Sunday, June 19, 2011

Malaria Vaccine

       Malaria is a disease where a protozoan parasite from an infected mosquito, invades the body’s red blood cells. The parasite transfers from an infected mosquito to a human through the skin and then goes to the liver cells where it replicates itself so the parasite can enter the blood and bursts red blood cells (shown in the picture). Under a microscope, the parasite looks spherical, yellow, and1/20th the size of a red blood cell. There are four different species of the malaria parasite with the most common being Plasmodium falciparum being the most aggressive and deadly. Some forms cause recurring infections but rarely kills. Most often malaria begins with a fever and can kill a person within 24 hours or continue a fever and chills cycle for many days. 

It is a public health problem today in more than 100 countries and causes more than one million deaths a year. It is more prominent in third world countries with mostly children and pregnant women dying, but can occur everywhere. This disparity is caused by lack of proper funding and clean potable water for the communities, this furthermore leads to the root of the problem with tangent water. They use anti-malarial drugs to combat the disease once a person obtains it, but over time the malarial parasites have developed resistance to theses drugs. Recently a new study shows they may have found a way to discover a vaccination.
            Scientists have many theories on the development of a vaccine for malaria. One is to generate T-cells against liver-stage antigens to disrupt the parasitic life style. Some scientists have generated a genetically attenuated parasite (GAP) that can stop the protozoan parasite from replicating in the late liver stage. Before scientists were just trying to stop replication in the early live stage but this doesn’t stop all of the sporozoites from replicating. So now they are trying genetically attenuated parasites, which are produced from targeted gene deletions, to stop late liver stage developments. They have succeeded with mice and are hoping to further their studies. So hopefully this new strategy will lead to the vaccination for this horrible disease. Dr. Kappe and Dr. Harty now need a powerful model to find new parasite protein-based vaccine candidates that protect against infection in the liver and blood.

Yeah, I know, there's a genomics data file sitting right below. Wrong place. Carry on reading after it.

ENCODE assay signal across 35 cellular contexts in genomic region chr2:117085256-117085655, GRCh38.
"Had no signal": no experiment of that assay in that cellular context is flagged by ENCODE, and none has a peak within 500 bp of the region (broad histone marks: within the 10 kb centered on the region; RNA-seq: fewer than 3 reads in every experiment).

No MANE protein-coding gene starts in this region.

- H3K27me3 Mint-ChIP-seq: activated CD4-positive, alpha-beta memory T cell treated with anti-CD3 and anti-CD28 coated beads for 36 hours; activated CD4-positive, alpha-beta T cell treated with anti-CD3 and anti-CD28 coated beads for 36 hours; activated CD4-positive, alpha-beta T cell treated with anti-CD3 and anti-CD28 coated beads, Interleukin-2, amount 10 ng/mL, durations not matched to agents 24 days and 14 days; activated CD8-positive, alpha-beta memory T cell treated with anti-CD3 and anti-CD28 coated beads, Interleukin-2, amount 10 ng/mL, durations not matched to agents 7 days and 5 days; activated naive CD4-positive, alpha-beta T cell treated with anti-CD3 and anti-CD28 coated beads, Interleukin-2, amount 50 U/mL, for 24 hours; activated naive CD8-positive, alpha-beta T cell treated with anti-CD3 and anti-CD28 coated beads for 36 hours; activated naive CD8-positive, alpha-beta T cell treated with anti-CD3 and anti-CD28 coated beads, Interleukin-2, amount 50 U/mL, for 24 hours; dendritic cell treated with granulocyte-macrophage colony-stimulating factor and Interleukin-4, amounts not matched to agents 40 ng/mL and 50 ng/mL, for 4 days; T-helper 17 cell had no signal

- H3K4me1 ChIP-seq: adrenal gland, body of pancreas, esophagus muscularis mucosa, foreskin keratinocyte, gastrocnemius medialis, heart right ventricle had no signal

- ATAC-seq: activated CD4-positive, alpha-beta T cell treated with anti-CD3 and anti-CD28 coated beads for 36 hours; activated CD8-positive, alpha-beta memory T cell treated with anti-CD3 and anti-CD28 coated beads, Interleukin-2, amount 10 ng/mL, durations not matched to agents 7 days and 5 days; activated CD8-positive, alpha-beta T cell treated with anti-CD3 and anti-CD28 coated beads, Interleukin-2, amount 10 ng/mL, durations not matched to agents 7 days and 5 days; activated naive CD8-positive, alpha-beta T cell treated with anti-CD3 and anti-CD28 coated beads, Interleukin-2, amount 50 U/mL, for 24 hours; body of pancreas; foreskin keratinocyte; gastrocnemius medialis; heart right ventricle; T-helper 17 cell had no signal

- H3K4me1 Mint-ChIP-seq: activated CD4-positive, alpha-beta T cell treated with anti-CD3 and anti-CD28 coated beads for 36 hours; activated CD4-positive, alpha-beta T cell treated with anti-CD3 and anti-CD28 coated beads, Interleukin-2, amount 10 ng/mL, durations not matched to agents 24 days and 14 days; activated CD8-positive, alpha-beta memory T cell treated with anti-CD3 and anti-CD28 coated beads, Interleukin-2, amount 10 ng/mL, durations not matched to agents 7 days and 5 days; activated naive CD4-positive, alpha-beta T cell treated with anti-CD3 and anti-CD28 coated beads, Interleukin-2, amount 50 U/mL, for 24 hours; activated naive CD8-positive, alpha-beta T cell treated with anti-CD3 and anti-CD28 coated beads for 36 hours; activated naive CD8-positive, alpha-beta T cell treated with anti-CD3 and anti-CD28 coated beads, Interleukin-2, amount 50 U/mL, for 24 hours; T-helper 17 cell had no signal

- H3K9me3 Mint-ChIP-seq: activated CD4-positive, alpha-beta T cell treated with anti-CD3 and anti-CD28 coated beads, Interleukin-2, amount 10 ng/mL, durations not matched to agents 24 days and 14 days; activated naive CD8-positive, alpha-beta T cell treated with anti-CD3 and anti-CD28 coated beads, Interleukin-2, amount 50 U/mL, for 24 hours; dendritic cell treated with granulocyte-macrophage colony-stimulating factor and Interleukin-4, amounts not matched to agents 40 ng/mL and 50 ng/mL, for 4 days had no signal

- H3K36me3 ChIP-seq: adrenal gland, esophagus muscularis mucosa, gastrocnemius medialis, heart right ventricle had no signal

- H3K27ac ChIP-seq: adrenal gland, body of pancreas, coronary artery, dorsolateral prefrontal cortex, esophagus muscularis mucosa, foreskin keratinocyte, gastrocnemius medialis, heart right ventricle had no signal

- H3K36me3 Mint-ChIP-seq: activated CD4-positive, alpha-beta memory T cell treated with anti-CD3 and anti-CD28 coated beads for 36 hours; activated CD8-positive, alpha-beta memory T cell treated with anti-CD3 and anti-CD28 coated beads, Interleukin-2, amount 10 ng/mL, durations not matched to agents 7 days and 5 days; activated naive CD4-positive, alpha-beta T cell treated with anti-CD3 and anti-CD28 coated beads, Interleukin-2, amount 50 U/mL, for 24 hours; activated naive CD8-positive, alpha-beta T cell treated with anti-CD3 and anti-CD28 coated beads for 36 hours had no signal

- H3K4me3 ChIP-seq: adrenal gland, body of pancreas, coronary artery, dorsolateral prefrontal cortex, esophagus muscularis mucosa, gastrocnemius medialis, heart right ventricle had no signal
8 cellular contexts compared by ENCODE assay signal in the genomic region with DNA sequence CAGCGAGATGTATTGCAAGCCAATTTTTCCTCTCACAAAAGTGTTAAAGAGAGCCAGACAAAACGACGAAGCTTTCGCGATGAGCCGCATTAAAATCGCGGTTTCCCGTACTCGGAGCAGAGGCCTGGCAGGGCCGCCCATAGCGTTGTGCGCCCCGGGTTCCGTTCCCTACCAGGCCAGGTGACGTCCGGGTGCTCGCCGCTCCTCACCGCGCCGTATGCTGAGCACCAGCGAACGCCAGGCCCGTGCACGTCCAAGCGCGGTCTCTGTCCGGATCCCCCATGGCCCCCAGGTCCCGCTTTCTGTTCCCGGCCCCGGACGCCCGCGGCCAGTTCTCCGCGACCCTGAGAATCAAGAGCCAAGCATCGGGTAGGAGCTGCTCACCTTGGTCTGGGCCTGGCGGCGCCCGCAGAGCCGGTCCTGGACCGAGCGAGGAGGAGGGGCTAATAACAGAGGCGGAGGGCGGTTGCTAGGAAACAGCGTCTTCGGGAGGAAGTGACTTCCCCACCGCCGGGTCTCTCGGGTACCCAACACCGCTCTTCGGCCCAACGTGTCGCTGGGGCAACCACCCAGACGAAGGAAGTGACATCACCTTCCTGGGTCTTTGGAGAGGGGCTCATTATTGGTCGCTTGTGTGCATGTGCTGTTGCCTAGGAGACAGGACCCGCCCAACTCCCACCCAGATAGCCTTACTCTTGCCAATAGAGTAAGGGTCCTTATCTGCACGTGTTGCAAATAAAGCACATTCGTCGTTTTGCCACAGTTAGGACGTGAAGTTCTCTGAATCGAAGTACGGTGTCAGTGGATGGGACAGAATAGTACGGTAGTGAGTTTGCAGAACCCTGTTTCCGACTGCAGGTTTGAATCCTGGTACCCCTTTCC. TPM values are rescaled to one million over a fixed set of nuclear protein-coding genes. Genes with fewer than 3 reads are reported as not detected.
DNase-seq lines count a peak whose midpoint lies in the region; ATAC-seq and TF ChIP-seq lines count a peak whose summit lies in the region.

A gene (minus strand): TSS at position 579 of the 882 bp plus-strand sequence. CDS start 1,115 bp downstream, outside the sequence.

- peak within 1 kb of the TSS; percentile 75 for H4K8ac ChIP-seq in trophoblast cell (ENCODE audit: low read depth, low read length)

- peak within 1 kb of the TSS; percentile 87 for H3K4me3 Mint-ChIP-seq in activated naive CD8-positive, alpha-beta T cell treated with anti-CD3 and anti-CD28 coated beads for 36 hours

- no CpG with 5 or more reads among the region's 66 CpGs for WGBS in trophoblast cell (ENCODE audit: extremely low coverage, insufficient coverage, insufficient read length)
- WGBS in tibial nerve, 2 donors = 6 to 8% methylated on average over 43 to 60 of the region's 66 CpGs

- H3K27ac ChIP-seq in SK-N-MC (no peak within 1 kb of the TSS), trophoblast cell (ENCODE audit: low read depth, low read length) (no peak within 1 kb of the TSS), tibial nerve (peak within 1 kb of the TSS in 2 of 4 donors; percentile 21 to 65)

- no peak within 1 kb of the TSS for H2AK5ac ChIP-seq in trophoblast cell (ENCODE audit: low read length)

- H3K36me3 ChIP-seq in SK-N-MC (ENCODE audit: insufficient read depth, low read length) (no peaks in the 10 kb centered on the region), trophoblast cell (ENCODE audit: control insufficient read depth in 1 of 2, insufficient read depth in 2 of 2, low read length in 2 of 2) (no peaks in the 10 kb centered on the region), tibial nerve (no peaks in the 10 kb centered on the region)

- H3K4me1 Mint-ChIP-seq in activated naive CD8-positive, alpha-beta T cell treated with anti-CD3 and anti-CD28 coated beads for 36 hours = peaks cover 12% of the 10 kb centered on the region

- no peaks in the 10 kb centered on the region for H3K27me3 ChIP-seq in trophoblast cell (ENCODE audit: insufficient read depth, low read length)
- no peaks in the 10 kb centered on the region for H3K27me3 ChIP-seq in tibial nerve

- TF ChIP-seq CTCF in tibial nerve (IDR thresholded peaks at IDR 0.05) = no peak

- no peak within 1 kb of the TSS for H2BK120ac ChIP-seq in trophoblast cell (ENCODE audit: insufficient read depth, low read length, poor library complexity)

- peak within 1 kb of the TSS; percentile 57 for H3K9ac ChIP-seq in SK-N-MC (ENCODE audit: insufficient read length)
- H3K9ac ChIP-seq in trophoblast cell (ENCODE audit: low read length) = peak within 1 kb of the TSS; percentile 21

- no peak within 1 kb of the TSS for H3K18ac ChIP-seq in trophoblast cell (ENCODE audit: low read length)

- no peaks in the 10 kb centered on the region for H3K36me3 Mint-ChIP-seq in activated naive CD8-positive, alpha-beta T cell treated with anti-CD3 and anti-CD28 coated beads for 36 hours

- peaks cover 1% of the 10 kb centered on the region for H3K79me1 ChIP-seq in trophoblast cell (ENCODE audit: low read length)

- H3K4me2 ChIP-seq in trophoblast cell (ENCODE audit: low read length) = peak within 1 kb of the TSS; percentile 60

A lot of past research acknowledges the fact that the vaccination is tricky since this parasite can be resistant to the dosage. They still believe that “vaccinations with viral-based vaccines hold promise for the prevention of malaria,” but they all seem to be on trials with animals. However, this is progress with this new strategy, and the way modern medicine continues on its path, the cure is likely in the near future. Which is hopeful since malaria has become more resistant and people get few immunities from catching this parasite, so incidents have increased globally.
 

Sources
Malaria Vaccination Strategy
MalariaFoundation
ELSEVIER

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